Puff Sleeve Theology -6 Tips to Discover Your Calling

Two months ago, I moved back into my old room at my dad’s house – totally living the millennial dream, folks – and I discovered that my brother had convinced my dad to subscribe to Netflix. If you knew my dad, a man who refuses to use electric or gas heat in the winter because it is expensive, you would understand this feat might as well have been Harry Potter level witchcraft.

While I still have not unraveled the mystery of how my brother arranged this, it means my dad has access to the internet and Netflix. It also means, by extension, that I have access to the internet and Netflix. Since winter is coming and I live in a cold house, this is an exorbitant luxury for which I am extremely grateful…and last night, I discovered the Netflix original series, Anne with an E. As a child I loved these books, so naturally I had to watch the first episode.

It was beautifully done, but what struck me most as an adult is this little girl’s obsession with puff sleeves. She is absolutely maniacal about these sleeves, y’all. She wants them so much she speaks about them incessantly, and I feel like every other scene mentions these blasted sleeves.

(At this point, if you are wondering how Anne with an E has anything to do with God’s calling, we’re almost there.)

She is obsessed to the point she cannot let go of the possibility that one day these sleeves will adorn her tiny shoulders. She talks about them to others, imagines how they will look, and requests them at the first opportunity in her new home. Anne might be a childish fictional character, but her behavior reflects our own. When we want something badly enough, we obsess over it. We talk about whatever our obsession is constantly to anyone who will listen, we research it, we imagine it over and over again, and we often idealize it.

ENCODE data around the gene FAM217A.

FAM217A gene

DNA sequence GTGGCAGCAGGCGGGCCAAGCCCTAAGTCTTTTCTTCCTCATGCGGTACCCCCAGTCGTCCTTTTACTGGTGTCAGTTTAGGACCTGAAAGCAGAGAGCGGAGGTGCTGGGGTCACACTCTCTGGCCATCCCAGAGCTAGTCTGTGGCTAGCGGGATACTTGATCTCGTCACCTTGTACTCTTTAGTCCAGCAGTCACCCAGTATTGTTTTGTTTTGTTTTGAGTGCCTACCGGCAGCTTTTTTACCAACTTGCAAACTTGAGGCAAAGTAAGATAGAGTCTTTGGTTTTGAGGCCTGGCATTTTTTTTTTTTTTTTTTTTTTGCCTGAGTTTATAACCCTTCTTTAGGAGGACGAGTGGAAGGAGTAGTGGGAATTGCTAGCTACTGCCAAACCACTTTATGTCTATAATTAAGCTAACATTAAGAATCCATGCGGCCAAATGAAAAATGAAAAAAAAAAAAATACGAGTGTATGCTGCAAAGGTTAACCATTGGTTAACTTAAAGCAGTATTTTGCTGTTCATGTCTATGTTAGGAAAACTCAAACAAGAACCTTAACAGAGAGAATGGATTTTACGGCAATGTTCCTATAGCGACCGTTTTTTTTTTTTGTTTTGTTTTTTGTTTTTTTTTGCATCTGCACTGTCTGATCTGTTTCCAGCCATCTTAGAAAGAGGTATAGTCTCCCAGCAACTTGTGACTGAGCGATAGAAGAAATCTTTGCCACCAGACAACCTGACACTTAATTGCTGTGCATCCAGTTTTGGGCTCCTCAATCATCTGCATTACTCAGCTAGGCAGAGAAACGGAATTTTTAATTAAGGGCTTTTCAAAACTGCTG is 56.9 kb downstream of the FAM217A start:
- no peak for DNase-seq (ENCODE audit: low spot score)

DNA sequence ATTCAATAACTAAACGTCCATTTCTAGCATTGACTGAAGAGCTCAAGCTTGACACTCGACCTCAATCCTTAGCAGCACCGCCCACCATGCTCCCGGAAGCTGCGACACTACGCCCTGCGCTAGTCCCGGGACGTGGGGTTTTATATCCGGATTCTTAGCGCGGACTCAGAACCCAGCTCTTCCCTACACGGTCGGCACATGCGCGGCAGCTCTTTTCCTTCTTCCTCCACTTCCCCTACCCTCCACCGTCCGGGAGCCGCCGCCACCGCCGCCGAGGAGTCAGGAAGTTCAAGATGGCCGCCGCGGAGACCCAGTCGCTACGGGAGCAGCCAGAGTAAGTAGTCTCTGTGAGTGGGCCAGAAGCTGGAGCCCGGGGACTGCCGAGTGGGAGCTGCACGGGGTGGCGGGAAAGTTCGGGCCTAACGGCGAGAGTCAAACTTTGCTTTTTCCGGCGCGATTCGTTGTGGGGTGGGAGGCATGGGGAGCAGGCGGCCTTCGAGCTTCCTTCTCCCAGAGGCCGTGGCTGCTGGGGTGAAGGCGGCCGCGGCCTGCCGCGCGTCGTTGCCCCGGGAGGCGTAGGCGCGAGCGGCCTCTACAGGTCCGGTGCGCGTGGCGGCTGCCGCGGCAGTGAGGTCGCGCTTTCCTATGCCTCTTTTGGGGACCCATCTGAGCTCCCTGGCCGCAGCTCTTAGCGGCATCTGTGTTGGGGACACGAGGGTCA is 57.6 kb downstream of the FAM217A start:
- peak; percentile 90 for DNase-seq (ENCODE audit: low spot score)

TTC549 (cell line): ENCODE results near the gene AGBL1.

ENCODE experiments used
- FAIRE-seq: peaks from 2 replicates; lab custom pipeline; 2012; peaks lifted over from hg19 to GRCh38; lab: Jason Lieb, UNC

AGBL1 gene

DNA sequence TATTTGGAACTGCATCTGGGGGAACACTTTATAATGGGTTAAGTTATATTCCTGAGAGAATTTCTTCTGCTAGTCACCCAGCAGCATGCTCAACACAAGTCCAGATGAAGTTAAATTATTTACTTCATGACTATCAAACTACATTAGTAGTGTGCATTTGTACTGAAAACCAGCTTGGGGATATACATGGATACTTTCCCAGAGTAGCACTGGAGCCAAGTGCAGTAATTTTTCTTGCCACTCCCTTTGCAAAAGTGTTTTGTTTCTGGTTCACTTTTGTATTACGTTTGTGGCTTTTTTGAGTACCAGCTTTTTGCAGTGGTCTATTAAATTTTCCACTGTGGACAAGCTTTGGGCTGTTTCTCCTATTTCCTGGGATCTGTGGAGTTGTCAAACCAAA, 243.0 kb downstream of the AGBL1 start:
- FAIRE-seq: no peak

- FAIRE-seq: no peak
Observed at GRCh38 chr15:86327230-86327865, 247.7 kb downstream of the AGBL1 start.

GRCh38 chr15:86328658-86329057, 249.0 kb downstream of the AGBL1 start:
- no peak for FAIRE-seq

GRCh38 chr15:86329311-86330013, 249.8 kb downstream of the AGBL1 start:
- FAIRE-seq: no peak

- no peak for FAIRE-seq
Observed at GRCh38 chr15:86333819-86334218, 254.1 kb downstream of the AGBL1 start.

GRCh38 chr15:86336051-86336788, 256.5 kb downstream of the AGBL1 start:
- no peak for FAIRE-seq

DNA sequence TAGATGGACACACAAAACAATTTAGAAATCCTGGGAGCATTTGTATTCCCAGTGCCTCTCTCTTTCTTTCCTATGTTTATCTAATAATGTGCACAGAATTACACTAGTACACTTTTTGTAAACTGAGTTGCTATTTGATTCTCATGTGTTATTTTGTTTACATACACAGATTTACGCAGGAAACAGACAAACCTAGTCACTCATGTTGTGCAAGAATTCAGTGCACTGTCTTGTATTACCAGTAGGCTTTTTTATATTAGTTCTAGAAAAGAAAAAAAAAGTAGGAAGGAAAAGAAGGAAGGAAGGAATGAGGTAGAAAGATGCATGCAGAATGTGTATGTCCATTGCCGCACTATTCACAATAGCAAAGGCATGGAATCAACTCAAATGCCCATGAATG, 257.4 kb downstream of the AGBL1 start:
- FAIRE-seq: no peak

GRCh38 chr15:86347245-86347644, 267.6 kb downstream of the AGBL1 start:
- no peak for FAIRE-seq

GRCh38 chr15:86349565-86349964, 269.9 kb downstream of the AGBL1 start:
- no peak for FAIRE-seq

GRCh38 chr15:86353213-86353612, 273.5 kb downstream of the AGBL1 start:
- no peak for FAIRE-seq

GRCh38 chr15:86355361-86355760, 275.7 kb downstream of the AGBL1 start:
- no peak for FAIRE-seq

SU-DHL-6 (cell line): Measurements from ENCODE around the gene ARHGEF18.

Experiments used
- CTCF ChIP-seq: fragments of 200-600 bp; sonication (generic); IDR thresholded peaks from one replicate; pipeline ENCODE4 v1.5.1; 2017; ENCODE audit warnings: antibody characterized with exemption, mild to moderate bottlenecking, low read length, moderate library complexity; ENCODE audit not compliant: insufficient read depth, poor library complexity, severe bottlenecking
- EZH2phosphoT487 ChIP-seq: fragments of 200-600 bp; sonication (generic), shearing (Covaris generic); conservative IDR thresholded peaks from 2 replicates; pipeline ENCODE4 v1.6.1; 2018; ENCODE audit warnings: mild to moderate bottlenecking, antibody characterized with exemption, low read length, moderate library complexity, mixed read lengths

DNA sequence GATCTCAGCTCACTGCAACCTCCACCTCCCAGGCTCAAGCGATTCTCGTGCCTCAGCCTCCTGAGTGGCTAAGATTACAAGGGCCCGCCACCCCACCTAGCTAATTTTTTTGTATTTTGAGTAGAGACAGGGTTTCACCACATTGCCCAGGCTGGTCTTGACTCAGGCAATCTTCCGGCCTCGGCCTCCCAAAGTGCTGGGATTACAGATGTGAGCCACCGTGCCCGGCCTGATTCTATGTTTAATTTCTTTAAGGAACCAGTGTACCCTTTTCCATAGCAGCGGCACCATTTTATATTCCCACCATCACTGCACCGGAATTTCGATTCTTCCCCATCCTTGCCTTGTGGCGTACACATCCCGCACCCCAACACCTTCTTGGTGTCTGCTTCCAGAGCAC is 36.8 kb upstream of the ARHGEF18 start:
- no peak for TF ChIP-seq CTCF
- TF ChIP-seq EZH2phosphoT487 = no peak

This connection between Anne and our own obsessive nature led me to a question. What kind of responses would I find, if I became obsessed with determining my calling? Would the answers I found be helpful or inspiring? What would I learn, if I googled – What is God calling me to do?

What I found were surprisingly well written recommendations that would help guide someone away from being merely obsessed to being meaningfully focused on discerning his or her calling.

These are the top four tips I discovered from googled blogs and articles:

  • Pray: You should be talking to God about your calling at least as much as Anne talks about puff sleeves. God does not grow weary of this conversation, so have it often.

 

  • Dive into scripture and listen carefully to what compels your heart to action: God wants you to know your purpose and fully live the abundant life Christ gives. Often the best way to discover your calling is simply to read God’s word and embrace the pieces of scripture that stir you to make the world a better place, to seek justice for those who are oppressed, and to serve as a witness of God’s amazing love.